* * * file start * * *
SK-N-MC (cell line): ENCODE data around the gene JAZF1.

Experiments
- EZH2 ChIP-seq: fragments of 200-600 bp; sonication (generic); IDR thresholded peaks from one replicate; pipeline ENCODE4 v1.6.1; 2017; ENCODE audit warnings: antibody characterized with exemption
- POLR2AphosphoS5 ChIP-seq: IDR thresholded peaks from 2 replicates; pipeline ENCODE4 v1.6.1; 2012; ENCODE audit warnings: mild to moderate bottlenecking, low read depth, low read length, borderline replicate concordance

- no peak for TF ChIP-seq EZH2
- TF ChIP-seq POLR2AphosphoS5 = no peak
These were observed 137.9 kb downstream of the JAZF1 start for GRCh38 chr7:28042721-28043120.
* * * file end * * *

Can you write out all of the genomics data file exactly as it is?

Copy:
SK-N-MC (cell line): ENCODE data around the gene JAZF1.

Experiments
- EZH2 ChIP-seq: fragments of 200-600 bp; sonication (generic); IDR thresholded peaks from one replicate; pipeline ENCODE4 v1.6.1; 2017; ENCODE audit warnings: antibody characterized with exemption
- POLR2AphosphoS5 ChIP-seq: IDR thresholded peaks from 2 replicates; pipeline ENCODE4 v1.6.1; 2012; ENCODE audit warnings: mild to moderate bottlenecking, low read depth, low read length, borderline replicate concordance

- no peak for TF ChIP-seq EZH2
- TF ChIP-seq POLR2AphosphoS5 = no peak
These were observed 137.9 kb downstream of the JAZF1 start for GRCh38 chr7:28042721-28043120.